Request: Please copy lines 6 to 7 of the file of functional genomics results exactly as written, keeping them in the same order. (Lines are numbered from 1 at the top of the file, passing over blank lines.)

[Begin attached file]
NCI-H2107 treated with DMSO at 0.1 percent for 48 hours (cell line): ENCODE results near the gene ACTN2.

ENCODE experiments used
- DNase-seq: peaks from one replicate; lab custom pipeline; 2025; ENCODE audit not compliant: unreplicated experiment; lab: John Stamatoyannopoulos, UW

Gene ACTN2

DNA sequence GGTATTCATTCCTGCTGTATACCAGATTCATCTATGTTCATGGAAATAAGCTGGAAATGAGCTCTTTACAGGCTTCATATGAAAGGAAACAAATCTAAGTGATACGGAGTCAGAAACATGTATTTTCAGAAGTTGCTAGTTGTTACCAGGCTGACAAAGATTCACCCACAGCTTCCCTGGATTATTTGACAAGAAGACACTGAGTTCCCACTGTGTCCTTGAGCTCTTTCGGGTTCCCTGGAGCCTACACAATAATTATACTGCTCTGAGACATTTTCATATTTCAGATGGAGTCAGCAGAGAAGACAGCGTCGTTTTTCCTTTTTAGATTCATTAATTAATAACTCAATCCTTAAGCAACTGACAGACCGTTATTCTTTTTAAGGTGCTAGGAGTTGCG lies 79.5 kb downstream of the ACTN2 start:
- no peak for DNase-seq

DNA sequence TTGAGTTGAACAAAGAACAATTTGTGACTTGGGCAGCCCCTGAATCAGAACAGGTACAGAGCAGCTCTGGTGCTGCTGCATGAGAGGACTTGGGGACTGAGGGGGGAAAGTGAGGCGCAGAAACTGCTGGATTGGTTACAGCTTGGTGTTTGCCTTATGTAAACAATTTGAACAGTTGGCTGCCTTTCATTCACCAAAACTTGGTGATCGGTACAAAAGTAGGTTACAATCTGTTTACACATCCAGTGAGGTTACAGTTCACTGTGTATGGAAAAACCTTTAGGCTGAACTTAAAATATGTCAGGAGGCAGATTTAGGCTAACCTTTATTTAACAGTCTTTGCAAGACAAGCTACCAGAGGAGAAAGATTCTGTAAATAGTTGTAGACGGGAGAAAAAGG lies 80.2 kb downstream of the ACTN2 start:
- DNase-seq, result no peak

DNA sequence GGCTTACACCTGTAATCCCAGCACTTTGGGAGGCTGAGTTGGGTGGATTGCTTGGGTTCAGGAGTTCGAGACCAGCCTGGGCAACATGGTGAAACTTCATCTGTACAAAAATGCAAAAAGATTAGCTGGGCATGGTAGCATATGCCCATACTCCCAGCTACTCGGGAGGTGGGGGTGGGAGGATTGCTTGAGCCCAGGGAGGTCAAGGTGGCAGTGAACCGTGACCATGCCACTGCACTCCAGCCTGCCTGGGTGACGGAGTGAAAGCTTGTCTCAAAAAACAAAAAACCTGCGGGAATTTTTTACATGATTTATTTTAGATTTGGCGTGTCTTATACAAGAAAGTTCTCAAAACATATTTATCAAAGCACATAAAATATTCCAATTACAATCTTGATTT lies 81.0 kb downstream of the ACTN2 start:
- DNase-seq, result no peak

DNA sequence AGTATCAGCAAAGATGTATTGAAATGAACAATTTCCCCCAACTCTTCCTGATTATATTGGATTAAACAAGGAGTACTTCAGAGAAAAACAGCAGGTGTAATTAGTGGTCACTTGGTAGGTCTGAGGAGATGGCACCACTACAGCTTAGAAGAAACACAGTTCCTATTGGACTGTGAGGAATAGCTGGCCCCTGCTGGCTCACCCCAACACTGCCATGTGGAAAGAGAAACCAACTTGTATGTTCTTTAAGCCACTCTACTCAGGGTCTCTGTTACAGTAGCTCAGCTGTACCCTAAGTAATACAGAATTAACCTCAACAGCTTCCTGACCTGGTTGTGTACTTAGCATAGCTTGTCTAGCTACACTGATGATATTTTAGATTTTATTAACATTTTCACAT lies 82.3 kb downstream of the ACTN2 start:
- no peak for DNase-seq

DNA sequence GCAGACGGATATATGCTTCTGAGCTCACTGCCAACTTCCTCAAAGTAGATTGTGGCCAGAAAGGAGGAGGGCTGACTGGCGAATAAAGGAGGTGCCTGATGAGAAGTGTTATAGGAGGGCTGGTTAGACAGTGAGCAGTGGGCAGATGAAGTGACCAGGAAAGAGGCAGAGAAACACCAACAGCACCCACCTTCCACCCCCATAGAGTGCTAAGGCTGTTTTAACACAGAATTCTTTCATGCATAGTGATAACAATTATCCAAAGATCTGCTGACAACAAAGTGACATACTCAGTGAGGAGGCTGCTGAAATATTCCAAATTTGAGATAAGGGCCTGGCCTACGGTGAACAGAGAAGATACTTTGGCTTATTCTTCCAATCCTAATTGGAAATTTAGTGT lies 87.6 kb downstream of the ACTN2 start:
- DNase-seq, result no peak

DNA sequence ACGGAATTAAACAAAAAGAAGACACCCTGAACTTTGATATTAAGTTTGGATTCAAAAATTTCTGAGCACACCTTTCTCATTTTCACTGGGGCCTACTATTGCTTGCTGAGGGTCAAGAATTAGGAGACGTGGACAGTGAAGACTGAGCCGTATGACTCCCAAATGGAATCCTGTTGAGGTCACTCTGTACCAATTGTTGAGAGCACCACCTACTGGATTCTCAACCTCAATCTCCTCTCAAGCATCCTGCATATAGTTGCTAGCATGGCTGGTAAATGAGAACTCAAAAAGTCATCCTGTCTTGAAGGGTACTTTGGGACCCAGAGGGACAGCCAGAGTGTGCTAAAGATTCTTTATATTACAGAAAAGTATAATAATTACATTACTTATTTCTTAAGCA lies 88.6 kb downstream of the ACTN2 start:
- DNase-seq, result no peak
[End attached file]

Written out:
- no peak for DNase-seq

DNA sequence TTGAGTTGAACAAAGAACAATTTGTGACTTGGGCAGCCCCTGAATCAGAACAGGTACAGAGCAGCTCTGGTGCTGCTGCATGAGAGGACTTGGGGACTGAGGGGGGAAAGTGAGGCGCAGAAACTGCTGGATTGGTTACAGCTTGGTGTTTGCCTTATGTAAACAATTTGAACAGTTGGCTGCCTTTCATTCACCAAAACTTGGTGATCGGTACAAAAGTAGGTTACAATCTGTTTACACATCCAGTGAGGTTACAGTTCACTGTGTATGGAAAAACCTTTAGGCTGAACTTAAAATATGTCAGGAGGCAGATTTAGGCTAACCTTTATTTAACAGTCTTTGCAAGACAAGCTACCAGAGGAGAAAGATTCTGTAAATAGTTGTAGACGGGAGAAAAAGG lies 80.2 kb downstream of the ACTN2 start: